At operation 28, the method 10 (FIG. 1B) forms a gate stack 129 over the channel region 104b of the fins 104. Referring to FIGS. 12A-12C, the gate stack 129 fills the opening 128 (FIGS. 11B and 11C) and wraps around each of the channel semiconductor layers 110 (e.g., nanowires). In the present embodiment, the gate stack 129 includes a dielectric layer 130 which may consist of one or multiple layers of dielectric materials on interior surfaces of the opening 128 and directly wrapping over each of the channel semiconductor layers 110. The gate stack 129 further includes a gate metal stack 132 which may consist of one or multiple layers over the dielectric layer 130, and a metal fill layer 134 over the gate metal stack 132. As shown in FIG. 12B, the layers 130 and 132 wrap around each of the channel semiconductor layers 110 (e.g., nanowires) to form transistor channels thereof. The thicknesses of the layers 130 and 132 are controlled so that the layers 132 from adjacent transistor channels do not contact each other. Referring to FIGS. 12B and 12C, the gate stack 129 wraps around the vertically-stacked horizontally-oriented channel semiconductor layers 110. Hence, the device 100 is a stacked horizontal gate-all-around (S-HGAA) device. Referring to FIG. 12A, the S/D region of the device 100 includes multiple S/D semiconductor layers 110 spaced from each other, and further includes the semiconductor layer 122 that wraps around each of the multiple semiconductor layers 110.

In an embodiment, the dielectric layer 130 may include a dielectric material such as silicon oxide or silicon oxynitride, and may be formed by chemical oxidation, thermal oxidation, ALD, CVD, and/or other suitable methods. The dielectric layer 130 may also include a high-k dielectric layer such as hafnium oxide, zirconium oxide, lanthanum oxide, titanium oxide, yttrium oxide, strontium titanate, other suitable metal-oxides, or combinations thereof; and may be formed by ALD and/or other suitable methods. In an embodiment, the gate metal stack 132 may include a work function metal layer. The work function metal layer may be a p-type work function metal layer or an n-type work function metal layer. The p-type work function metal layer comprises a metal selected from, but not limited to, the group of titanium nitride, tantalum nitride, ruthenium, molybdenum, tungsten, platinum, or combinations thereof. The n-type work function metal layer comprises a metal selected from, but not limited to, the group of titanium, aluminum, tantalum carbide, tantalum carbide nitride, tantalum silicon nitride, or combinations thereof. The p-type or n-type work function metal layer may include a plurality of layers and may be deposited by CVD, PVD, and/or other suitable process. The metal fill layer 134 may include aluminum, tungsten, cobalt, copper, and/or other suitable materials, and may be formed by CVD, PVD, plating, and/or other suitable processes. In an embodiment, after the various layers 130, 132, and 134 are deposited, a CMP process is performed to planarize a top surface of the device 100.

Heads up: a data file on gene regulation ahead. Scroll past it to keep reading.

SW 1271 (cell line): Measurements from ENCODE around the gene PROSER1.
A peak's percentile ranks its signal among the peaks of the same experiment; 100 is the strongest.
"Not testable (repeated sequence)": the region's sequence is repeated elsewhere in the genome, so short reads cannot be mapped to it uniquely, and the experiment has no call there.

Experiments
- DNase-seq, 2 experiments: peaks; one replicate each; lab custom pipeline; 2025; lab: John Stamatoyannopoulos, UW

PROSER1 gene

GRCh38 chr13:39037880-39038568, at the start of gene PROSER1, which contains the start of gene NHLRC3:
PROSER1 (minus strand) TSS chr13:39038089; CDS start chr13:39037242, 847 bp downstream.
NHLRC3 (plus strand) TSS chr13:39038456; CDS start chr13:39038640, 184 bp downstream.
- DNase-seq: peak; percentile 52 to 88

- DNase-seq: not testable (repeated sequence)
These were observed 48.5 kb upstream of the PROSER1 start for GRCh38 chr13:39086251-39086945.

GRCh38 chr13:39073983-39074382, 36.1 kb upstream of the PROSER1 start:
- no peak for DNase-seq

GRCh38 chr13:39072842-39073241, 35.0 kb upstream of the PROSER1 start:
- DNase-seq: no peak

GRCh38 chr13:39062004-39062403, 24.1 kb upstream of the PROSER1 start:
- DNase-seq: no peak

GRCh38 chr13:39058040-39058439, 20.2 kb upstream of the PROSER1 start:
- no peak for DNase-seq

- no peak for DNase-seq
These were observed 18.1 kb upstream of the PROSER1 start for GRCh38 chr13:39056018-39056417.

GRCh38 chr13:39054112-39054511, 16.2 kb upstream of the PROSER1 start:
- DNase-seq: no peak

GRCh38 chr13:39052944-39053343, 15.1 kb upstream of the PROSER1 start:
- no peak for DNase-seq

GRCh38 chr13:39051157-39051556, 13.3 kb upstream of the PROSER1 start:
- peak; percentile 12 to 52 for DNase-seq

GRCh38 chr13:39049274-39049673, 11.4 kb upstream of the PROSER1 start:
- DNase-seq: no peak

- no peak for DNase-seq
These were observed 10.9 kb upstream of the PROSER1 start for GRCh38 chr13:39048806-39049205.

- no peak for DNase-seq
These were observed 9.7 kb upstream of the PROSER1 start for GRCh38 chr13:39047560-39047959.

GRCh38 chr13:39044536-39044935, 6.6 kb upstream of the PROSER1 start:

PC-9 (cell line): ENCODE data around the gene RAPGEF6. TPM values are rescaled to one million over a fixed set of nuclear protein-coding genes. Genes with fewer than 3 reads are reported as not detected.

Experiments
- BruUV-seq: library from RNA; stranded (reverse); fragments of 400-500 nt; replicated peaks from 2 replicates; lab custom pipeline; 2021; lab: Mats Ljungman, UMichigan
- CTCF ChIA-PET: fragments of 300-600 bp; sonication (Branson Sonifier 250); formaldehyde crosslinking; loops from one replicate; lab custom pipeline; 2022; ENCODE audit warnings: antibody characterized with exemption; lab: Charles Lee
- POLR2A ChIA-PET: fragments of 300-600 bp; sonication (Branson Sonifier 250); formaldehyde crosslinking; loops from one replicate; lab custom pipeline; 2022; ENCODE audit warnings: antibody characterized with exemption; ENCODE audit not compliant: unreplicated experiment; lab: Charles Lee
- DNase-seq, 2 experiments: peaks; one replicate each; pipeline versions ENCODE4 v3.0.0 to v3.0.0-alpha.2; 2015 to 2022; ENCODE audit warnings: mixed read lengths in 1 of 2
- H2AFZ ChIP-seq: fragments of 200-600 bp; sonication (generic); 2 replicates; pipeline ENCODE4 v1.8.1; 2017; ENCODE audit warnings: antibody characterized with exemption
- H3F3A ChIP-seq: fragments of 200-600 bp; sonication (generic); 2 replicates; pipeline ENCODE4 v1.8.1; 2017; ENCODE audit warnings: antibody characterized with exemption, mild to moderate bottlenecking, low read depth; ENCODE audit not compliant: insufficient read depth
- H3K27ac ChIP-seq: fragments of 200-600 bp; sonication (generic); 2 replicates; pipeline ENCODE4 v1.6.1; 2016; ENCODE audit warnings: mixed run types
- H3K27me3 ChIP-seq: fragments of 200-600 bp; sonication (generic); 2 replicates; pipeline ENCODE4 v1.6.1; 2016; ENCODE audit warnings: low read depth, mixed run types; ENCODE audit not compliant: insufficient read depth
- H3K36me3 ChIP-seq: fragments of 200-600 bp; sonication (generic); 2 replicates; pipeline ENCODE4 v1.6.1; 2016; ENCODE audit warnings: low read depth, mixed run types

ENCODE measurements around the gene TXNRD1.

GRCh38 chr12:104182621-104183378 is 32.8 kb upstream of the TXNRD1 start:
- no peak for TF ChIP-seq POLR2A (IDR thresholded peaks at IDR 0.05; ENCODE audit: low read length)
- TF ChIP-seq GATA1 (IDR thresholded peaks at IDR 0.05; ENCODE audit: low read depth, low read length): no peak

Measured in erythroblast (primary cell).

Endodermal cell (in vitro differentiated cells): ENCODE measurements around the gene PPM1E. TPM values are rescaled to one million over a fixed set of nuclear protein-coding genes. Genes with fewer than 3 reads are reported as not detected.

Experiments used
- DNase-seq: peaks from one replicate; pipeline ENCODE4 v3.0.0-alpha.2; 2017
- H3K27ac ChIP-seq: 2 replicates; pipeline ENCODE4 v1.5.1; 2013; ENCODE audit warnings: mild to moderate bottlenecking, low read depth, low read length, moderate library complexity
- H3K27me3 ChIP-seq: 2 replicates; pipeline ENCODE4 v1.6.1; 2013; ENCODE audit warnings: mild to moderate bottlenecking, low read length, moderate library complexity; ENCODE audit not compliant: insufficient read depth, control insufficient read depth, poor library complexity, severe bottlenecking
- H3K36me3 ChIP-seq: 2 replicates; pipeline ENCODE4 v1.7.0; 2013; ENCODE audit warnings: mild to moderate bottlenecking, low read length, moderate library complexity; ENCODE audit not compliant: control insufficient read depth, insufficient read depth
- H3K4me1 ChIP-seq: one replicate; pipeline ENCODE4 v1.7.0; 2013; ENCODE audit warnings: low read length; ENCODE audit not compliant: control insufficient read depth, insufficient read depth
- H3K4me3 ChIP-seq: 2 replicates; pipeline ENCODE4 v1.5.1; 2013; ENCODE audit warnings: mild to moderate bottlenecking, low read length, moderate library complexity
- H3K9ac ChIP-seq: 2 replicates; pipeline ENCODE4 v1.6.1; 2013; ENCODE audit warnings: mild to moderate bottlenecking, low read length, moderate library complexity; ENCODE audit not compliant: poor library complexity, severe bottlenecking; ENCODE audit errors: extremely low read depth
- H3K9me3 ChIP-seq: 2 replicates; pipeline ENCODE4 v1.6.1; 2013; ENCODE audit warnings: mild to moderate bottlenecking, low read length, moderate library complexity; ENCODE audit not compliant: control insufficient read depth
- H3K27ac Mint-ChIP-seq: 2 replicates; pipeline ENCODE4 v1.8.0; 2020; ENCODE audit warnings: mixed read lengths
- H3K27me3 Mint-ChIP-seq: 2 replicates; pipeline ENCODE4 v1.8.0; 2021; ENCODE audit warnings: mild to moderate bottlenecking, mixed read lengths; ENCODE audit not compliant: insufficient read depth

At operation 30, the method 10 (FIG. 1B) performs further processing to complete the fabrication of the S-HGAA device 100. For example, it may form contact openings, contact metal, as well as various contacts, vias, wires, and multilayer interconnect features (e.g., metal layers and interlayer dielectrics) over the substrate 102, configured to connect the various features to form a functional circuit that may include one or more multi-gate devices. In particular, it may form a contact metal penetrating through the ILD layer 126 and contacting the semiconductor layer 122.

Although not intended to be limiting, one or more embodiments of the present disclosure provide many benefits to a semiconductor device and a formation process thereof. For example, embodiments of the present disclosure form source and drain (S/D) features for stacked horizontal gate-all-around (S-HGAA) devices. The S/D features may be formed to have a narrow profile to fit into a tight fin-to-fin spacing. This advantageously increases the level of integration for the S-HGAA devices. Further, embodiments of the present disclosure may be used to form S-HGAA devices with any number of stacked channels, providing for great flexibility and scalability. Still further, embodiments of the present disclosure may be integrated into existing CMOS fabrication flow, providing for improved process window.

In one exemplary aspect, the present disclosure is directed to a method of forming a semiconductor device. The method includes forming a fin extending from a substrate. The fin has a source/drain (S/D) region and a channel region. The fin includes a first semiconductor layer and a second semiconductor layer on the first semiconductor layer. The first semiconductor layer has a first composition, and the second semiconductor layer has a second composition different from the first composition. The method further includes removing the first semiconductor layer from the S/D region of the fin such that a first portion of the second semiconductor layer in the S/D region is suspended in a space. The method further includes epitaxially growing a third semiconductor layer in the S/D region, the third semiconductor layer wrapping around the first portion of the second semiconductor layer.